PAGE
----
Artist’s impression of a large satellite constellation in low Earth orbit circling above the LOFAR telescope. (Image dated July 5, 2023).
Author – Daniëlle Futselaar
Credit – International Astronomical Union (IAU), under the identifier ann23025a. CC SA 4.0.
Starlink satellites swarming Earth’s orbital skies are polluting wavelength bands that are supposed to be protected for radio astronomy.
A new study has found that the electronics on board SpaceX’s Starlink satellites are ‘leaking’ low-frequency radio waves, separate from their allocated downlink bands, something that could be a major problem for Earth-bound astronomers.
CTV News Canada is reporting that in the study, forthcoming in the peer-reviewed journal Astronomy & Astrophysics, scientists observed 68 Starlink satellites made by SpaceX and found that the satellites in low Earth orbit could be muddling or even drowning out signals from deeper in space that radio astronomers search for.
“This study represents the latest effort to better understand satellite constellations’ impact on radio astronomy,” says engineer Federico Di Vruno of the SKA Observatory and the International Astronomical Union.
“Previous workshops on Dark and Quiet Skies theorized about this radiation, our observations confirm it is measurable.”
“We detected radiation between 110 and 188 MHz from 47 out of the 68 satellites that were observed. This frequency range includes a protected band between 150.05 and 153 MHz specifically allocated to radio astronomy by the International Telecommunications Union (ITU)”, Cees Bassa from ASTRON, the Netherlands Institute for Radio Astronomy and co-author of the study, said in a press release.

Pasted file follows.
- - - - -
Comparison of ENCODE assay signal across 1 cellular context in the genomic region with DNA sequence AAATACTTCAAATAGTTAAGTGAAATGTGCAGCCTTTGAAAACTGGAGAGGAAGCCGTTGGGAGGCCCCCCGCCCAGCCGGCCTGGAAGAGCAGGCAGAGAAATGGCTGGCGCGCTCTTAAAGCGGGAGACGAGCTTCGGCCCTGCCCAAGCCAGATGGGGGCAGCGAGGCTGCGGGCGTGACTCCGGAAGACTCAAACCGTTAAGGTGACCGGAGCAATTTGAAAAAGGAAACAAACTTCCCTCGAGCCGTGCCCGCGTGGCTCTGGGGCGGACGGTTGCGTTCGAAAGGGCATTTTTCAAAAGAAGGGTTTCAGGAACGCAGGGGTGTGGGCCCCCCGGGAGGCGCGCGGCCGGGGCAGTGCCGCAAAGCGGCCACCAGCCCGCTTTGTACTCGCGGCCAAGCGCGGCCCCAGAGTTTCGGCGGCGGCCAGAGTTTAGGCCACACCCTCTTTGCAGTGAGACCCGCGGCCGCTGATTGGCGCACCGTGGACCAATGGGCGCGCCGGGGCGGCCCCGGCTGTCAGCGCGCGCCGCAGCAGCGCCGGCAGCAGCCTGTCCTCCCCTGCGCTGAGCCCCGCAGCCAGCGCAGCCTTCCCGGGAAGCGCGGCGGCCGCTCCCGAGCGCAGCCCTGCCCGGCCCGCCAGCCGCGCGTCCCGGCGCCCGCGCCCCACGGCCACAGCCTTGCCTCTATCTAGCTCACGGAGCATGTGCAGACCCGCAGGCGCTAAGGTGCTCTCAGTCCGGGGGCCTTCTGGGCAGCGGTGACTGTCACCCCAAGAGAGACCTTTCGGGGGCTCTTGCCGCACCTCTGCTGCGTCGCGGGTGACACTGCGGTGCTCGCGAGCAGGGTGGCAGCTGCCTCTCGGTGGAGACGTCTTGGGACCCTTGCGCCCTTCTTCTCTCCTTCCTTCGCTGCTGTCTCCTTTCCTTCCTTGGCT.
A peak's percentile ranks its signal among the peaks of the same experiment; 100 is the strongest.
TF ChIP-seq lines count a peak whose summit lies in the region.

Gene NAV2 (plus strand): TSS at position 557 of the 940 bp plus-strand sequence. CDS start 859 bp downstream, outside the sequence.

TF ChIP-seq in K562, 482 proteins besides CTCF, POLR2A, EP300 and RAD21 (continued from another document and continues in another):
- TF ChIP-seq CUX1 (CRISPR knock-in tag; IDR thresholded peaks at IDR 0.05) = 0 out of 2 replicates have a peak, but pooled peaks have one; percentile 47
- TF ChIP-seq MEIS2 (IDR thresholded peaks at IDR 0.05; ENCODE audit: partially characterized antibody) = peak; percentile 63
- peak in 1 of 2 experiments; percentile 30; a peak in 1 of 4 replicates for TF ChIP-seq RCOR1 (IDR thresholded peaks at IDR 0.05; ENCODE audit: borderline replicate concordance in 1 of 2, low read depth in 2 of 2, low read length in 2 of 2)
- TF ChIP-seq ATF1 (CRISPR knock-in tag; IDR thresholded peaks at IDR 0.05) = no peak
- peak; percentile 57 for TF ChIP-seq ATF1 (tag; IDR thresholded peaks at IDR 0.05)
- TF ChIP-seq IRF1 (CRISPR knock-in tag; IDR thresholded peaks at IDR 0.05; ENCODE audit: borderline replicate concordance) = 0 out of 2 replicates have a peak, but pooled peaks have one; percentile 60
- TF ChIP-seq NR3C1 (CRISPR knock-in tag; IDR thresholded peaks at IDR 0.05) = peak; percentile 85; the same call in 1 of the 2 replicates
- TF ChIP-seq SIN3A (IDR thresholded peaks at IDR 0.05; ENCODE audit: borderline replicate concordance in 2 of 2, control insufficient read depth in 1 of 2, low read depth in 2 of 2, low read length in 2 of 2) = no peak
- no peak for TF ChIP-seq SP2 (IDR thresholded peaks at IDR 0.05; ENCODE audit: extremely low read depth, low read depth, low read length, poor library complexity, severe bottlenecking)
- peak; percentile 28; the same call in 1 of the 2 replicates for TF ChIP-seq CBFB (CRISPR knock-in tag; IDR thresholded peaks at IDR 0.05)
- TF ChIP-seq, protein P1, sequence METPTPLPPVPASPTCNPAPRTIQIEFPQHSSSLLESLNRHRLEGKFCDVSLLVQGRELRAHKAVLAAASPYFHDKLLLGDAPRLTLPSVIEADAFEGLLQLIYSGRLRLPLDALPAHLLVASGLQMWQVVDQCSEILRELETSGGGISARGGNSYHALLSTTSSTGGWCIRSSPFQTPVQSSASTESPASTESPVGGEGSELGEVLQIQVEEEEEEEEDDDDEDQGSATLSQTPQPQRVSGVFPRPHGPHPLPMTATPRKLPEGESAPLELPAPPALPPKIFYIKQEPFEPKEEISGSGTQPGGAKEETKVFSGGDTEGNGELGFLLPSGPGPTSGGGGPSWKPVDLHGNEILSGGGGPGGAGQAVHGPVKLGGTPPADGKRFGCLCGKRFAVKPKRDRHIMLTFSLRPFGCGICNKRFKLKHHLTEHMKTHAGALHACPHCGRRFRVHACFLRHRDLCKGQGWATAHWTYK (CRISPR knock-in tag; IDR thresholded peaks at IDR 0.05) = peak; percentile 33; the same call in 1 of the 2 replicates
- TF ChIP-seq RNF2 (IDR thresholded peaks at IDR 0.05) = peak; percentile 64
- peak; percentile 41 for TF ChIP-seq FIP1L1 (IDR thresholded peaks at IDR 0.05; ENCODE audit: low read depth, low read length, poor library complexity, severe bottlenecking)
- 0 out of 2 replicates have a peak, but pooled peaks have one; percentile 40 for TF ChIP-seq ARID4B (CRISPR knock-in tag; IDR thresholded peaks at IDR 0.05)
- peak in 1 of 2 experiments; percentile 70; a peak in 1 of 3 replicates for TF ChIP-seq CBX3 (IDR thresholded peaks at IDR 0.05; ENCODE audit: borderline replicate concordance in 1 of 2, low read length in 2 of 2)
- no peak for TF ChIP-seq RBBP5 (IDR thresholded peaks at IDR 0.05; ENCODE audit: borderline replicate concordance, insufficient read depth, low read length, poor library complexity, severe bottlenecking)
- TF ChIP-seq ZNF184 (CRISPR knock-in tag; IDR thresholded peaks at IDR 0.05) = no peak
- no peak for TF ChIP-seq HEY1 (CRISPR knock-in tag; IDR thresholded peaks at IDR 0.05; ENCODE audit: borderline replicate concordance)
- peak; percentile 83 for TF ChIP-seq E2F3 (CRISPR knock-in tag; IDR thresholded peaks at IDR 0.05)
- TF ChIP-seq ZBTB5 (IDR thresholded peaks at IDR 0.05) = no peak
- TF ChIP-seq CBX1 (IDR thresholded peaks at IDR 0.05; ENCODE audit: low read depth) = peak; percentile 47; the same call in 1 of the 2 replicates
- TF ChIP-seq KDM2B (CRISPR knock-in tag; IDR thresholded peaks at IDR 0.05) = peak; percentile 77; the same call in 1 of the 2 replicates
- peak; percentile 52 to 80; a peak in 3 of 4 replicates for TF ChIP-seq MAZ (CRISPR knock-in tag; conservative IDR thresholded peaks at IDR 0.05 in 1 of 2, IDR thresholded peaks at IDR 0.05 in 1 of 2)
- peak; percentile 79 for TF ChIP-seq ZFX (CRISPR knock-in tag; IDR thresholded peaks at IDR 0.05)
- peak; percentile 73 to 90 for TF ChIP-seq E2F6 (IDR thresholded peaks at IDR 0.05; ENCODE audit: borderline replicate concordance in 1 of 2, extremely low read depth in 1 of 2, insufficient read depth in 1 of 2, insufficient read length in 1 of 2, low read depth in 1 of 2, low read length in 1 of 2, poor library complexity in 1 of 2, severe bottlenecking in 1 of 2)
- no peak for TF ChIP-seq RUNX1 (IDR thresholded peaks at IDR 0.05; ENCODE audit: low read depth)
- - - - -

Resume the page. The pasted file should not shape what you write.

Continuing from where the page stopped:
A growing problem
According to ScienceAlert, SpaceX currently has an estimated 4,365 of their small internet satellites in Earth orbit and is aiming to hit 10,000 satellites by 2027. And they’re not the only company. OneWeb has over 600. Amazon plans to launch thousands more starting in 2024.
In January 2020, Elon Musk listened to concerns over the glare from the StarLink satellites interfering with scientists’ ability to observe the night sky and designed a new, dimmer satellite.
CTV News points out that because this particular type of radiation isn’t covered by any international regulations, SpaceX isn’t running afoul of any actual rules — even though this type of equipment is strictly regulated if it’s terrestrial to ensure no devices interfere with others.
But visible wavelengths only represent one kind of Earth-based astronomy. The other, arguably much bigger branch is radio astronomy, and herein lies what might be a problem.
The radio frequencies between 10.7 and 12.7 gigahertz are used by the satellites for communication downlink, at least in Europe. But scientists thought the satellites might be giving off unintended radio waves outside that band. This is what Di Vruno and his colleagues sought to investigate.
Researchers used observations from a telescope in the Netherlands called the Low-Frequency Array (LOFAR) to track the radiation coming from onboard electronics on the Starlink satellites.
“With LOFAR, we detected radiation between 110 and 188 MHz from 47 out of the 68 satellites that were observed,” says astronomer Cees Bassa of ASTRON, the Netherlands Institute for Radio Astronomy.
“This frequency range includes a protected band between 150.05 and 153 MHz specifically allocated to radio astronomy by the International Telecommunications Union.”
The effect is relatively small, so far. But it won’t necessarily always be that way. The more satellites up there emitting this unintentional radio signal, the brighter it will become.
“Our simulations show that the larger the (satellite) constellation, the more important this effect becomes as the radiation from all the satellites adds up,” Benjamin Winkel, a scientist with the Max Planck Institute for Radio Astronomy (MPIfR) in Germany and co-author of the study, said in the release.
“This makes us worried not only about the existing constellations but even more about the planned ones — and also about the absence of clear regulation that protects the radio astronomy bands from unintended radiation.”
SpaceX is aware of this new study, according to the press release, and “has offered to continue to discuss possible ways to mitigate any adverse effects on astronomy in good faith.”